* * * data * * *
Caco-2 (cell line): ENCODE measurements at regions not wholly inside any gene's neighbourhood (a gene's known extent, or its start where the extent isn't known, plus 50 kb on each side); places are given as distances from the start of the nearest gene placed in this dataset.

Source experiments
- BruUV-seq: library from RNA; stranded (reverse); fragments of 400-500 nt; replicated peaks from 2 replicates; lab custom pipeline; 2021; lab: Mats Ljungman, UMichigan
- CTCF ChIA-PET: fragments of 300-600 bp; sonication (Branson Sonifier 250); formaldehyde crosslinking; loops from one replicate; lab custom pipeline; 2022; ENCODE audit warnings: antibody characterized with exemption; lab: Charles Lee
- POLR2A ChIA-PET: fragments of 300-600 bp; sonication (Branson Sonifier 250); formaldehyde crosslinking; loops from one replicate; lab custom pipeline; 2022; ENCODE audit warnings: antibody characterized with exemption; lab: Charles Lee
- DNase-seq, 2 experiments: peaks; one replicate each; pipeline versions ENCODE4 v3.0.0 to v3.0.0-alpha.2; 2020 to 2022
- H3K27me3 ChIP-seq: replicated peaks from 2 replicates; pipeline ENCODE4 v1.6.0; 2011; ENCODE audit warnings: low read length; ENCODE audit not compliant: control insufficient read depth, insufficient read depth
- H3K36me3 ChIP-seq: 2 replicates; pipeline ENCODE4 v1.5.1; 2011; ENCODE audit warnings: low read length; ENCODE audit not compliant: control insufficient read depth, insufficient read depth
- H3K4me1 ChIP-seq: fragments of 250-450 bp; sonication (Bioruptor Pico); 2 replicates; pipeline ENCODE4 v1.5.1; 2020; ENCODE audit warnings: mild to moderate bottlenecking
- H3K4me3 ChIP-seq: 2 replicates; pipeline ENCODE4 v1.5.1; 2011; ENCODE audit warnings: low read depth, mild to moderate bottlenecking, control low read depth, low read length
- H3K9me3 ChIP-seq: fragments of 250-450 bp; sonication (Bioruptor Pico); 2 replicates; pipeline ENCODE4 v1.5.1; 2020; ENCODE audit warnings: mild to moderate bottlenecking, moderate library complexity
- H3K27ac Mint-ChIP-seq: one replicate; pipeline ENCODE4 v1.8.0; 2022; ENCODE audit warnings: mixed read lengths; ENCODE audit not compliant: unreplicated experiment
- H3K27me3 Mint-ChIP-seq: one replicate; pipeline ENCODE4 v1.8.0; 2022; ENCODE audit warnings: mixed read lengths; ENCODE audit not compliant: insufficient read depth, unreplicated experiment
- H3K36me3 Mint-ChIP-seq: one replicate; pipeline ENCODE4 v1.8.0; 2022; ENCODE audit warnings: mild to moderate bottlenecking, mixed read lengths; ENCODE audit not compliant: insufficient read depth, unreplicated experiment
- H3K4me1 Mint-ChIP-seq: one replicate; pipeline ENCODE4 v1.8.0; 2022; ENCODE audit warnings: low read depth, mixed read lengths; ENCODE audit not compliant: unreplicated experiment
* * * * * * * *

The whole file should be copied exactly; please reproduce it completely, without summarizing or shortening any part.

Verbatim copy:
Caco-2 (cell line): ENCODE measurements at regions not wholly inside any gene's neighbourhood (a gene's known extent, or its start where the extent isn't known, plus 50 kb on each side); places are given as distances from the start of the nearest gene placed in this dataset.

Source experiments
- BruUV-seq: library from RNA; stranded (reverse); fragments of 400-500 nt; replicated peaks from 2 replicates; lab custom pipeline; 2021; lab: Mats Ljungman, UMichigan
- CTCF ChIA-PET: fragments of 300-600 bp; sonication (Branson Sonifier 250); formaldehyde crosslinking; loops from one replicate; lab custom pipeline; 2022; ENCODE audit warnings: antibody characterized with exemption; lab: Charles Lee
- POLR2A ChIA-PET: fragments of 300-600 bp; sonication (Branson Sonifier 250); formaldehyde crosslinking; loops from one replicate; lab custom pipeline; 2022; ENCODE audit warnings: antibody characterized with exemption; lab: Charles Lee
- DNase-seq, 2 experiments: peaks; one replicate each; pipeline versions ENCODE4 v3.0.0 to v3.0.0-alpha.2; 2020 to 2022
- H3K27me3 ChIP-seq: replicated peaks from 2 replicates; pipeline ENCODE4 v1.6.0; 2011; ENCODE audit warnings: low read length; ENCODE audit not compliant: control insufficient read depth, insufficient read depth
- H3K36me3 ChIP-seq: 2 replicates; pipeline ENCODE4 v1.5.1; 2011; ENCODE audit warnings: low read length; ENCODE audit not compliant: control insufficient read depth, insufficient read depth
- H3K4me1 ChIP-seq: fragments of 250-450 bp; sonication (Bioruptor Pico); 2 replicates; pipeline ENCODE4 v1.5.1; 2020; ENCODE audit warnings: mild to moderate bottlenecking
- H3K4me3 ChIP-seq: 2 replicates; pipeline ENCODE4 v1.5.1; 2011; ENCODE audit warnings: low read depth, mild to moderate bottlenecking, control low read depth, low read length
- H3K9me3 ChIP-seq: fragments of 250-450 bp; sonication (Bioruptor Pico); 2 replicates; pipeline ENCODE4 v1.5.1; 2020; ENCODE audit warnings: mild to moderate bottlenecking, moderate library complexity
- H3K27ac Mint-ChIP-seq: one replicate; pipeline ENCODE4 v1.8.0; 2022; ENCODE audit warnings: mixed read lengths; ENCODE audit not compliant: unreplicated experiment
- H3K27me3 Mint-ChIP-seq: one replicate; pipeline ENCODE4 v1.8.0; 2022; ENCODE audit warnings: mixed read lengths; ENCODE audit not compliant: insufficient read depth, unreplicated experiment
- H3K36me3 Mint-ChIP-seq: one replicate; pipeline ENCODE4 v1.8.0; 2022; ENCODE audit warnings: mild to moderate bottlenecking, mixed read lengths; ENCODE audit not compliant: insufficient read depth, unreplicated experiment
- H3K4me1 Mint-ChIP-seq: one replicate; pipeline ENCODE4 v1.8.0; 2022; ENCODE audit warnings: low read depth, mixed read lengths; ENCODE audit not compliant: unreplicated experiment